Friday, December 30, 2011

Meeting my Radiation Oncologist

To make a long story short, we still don't know the exact treatment plan just yet. 

They are waiting for the HER2/neu test results.  This will identify which type of treatments will be needed.  HER2/neu protein is found on some types of cancer cells. This test shows whether the tissue either has too much HER2/neu protein or too many copies of its gene. If the breast tumor has too much HER2/neu, then targeted therapy may be a treatment option. This can include chemotherapy with drugs thru a vein or by tablet form.

The treatment that's right for me depends mainly on the state of the cancer (Stage I), the results of the hormone receptor tests (positive), the result of the HER2/neu test (still waiting), and my general health (generally good).

For now, we do know that I will have radiation therapy.  If I don't need chemo, then radiation will begin approximately Jan 20.  It will last 6-7 weeks and will be done 5 days a week.

Hopefully, the results of the test will be in by the time I meet with the medical (chemo) oncologist on January 4.  Her name is Esther (which is a good Biblical name) AND she is the department head.  I kinda like that idea. If I do need chemo, that is first .... then radiation.

My radiation onc. gave me a copy of my surgery report and the pathology report.  Clues about the nature of a tumor come from how abnormal its cells look and what percentage of them is dividing. These and other factors are summed up as a grade of 1, 2 or 3. The higher the grade, the more aggressive the tumor.  Cancers are also classified by stage -- a measure of how extensive the disease is. The system often used is called TNM, for Tumor (size), Nodes (cancer present or not) and Metastasis (cancer spread to distant organs). A number is assigned to each category.  Once the TNM categories are determined, this info is combined with the grade to create an overall stage, from 0 for noninvasive to IV for the most invasive.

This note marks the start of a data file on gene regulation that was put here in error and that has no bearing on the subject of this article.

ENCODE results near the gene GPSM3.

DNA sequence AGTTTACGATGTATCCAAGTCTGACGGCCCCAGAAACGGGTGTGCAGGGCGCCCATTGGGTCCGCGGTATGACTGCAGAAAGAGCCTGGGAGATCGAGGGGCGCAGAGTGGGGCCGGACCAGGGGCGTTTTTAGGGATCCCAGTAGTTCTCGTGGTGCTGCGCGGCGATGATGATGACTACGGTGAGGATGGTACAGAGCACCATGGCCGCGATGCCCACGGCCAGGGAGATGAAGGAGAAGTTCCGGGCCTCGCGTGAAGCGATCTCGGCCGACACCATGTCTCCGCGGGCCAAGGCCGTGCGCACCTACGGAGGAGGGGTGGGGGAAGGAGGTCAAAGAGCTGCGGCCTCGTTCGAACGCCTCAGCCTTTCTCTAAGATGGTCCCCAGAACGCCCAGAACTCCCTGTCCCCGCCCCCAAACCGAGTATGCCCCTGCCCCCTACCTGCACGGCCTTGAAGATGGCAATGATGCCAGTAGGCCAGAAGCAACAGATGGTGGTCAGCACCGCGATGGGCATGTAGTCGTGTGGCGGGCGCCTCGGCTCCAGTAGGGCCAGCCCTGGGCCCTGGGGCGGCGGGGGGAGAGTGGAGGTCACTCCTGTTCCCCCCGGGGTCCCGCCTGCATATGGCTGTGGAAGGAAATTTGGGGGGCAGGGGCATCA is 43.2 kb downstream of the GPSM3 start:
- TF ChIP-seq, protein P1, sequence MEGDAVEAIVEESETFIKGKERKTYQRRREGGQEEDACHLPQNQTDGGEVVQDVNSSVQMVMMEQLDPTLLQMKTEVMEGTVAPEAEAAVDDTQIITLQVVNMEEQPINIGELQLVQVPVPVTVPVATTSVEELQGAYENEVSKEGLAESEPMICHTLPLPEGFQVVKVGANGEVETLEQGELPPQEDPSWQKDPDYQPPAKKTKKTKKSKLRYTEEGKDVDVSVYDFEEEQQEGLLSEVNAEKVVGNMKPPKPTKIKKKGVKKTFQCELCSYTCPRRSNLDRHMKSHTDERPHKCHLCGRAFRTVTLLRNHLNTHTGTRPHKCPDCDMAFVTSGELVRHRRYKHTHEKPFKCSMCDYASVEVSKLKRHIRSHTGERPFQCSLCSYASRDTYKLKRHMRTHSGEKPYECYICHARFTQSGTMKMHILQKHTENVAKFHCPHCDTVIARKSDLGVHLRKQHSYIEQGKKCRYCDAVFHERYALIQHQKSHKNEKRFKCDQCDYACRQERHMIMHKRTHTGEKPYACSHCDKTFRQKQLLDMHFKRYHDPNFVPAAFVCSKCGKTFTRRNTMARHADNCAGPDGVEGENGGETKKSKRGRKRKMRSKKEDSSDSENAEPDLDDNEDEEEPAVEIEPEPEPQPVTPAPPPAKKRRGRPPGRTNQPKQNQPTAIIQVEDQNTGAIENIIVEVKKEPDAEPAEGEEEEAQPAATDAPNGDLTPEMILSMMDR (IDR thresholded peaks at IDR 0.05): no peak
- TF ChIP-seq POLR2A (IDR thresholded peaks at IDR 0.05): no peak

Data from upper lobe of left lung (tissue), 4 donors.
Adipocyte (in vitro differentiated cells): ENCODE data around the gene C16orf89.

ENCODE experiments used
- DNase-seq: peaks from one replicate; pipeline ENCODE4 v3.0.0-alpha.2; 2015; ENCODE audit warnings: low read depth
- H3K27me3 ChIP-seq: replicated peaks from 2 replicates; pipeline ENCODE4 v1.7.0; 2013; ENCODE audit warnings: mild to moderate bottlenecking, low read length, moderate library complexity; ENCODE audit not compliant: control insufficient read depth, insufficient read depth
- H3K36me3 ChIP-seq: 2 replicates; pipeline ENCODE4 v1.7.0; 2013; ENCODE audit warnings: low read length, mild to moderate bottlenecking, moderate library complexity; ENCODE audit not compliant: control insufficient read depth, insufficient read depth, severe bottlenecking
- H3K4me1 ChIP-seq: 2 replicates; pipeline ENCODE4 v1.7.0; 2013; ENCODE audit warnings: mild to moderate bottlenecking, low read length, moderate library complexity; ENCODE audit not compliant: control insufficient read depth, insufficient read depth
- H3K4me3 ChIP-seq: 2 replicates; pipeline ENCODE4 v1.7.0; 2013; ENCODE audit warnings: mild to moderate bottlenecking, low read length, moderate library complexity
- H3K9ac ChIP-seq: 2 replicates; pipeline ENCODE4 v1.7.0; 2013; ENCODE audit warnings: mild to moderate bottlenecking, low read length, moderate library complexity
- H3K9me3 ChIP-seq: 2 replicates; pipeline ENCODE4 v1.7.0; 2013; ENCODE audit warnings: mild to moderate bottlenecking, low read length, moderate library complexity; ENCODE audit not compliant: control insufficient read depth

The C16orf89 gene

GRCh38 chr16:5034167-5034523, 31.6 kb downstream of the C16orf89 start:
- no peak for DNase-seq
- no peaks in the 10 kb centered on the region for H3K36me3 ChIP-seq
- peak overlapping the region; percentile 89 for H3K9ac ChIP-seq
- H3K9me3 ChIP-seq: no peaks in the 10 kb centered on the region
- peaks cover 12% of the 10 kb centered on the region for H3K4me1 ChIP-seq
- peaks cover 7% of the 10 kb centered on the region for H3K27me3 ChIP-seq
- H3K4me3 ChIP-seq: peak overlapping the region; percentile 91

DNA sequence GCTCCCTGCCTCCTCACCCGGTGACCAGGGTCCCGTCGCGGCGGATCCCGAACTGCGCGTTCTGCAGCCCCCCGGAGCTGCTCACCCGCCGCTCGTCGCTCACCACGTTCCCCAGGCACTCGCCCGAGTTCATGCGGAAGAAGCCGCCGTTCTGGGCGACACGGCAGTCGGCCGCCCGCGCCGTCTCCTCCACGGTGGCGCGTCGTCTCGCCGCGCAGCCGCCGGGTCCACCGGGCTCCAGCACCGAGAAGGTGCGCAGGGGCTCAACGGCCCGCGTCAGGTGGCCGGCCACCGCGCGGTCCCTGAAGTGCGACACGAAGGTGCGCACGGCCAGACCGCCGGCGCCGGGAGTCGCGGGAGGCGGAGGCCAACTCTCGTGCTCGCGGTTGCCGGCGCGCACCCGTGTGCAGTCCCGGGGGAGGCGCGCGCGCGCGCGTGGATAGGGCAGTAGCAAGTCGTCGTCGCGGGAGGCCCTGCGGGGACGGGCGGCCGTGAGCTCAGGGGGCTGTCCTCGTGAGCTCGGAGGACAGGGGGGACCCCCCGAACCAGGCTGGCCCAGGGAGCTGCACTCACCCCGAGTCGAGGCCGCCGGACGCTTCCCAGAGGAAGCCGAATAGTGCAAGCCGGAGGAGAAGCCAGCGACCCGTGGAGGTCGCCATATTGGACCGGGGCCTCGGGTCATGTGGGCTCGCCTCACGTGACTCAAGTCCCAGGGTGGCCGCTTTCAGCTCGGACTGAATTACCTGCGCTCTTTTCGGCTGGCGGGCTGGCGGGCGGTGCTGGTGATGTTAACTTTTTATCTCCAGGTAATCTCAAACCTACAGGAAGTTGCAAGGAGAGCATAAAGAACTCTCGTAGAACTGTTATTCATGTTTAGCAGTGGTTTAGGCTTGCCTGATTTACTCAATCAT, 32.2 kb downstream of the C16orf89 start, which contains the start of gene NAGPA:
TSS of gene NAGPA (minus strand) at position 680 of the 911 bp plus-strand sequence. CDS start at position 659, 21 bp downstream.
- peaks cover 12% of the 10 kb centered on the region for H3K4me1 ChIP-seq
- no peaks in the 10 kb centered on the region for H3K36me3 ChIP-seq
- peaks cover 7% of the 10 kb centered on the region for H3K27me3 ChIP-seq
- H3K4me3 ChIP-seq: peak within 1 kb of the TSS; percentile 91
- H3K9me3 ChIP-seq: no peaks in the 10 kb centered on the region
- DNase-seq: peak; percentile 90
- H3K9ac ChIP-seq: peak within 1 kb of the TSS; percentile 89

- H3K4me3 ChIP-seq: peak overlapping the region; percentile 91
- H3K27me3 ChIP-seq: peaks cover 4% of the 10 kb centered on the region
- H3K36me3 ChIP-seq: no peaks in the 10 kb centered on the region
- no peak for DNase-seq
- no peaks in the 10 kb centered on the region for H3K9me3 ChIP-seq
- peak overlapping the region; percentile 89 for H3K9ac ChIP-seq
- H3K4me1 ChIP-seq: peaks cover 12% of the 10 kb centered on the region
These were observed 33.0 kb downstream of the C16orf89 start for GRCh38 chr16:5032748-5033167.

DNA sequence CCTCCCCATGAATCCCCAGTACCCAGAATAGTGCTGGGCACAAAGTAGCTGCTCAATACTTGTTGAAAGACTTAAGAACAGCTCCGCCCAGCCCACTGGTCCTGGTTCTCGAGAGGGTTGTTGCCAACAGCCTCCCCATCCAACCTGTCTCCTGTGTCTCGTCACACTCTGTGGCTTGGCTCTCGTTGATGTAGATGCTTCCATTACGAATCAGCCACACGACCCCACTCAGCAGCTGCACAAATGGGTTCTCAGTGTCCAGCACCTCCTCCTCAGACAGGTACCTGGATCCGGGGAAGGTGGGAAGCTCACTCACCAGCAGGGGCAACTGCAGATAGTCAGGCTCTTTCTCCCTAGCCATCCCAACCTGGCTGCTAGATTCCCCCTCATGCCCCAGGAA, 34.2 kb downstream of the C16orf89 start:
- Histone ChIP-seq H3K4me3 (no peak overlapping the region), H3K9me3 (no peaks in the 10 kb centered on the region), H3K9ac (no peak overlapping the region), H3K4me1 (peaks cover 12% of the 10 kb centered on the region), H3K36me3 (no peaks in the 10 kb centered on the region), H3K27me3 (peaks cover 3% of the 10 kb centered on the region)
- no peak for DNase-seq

• My diagnosis is T1cN0M0 stage I

More to tell you, but it will have to wait until tomorrow ~ wiped out.

By the way, tomorrow is our wedding anniversary :)


  1. I love the ORANGE! And yes, I added you to my bookmarks! So tomorrow (around 2:00 or 4:00am) please do explain the T1cN0M0. :)

  2. Carol,

    Thanks for keeping us informed with your blogs. It seems like the news continues to be positive although some uncertainty still remains. All that medical speak can be hard to interpret and absorb and becomes very wearing. You seem to have a good handle on it all. More importantly, you seem to be in good hands with your medical team.

    Wishing you a happy and healthy 2012.


    PS - Congratulations and happy anniversary to you and Matt.

  3. Thank you, Joe. You have certainly been an encouragement to me in your own journey. May your new year be filled with many, many blessings.


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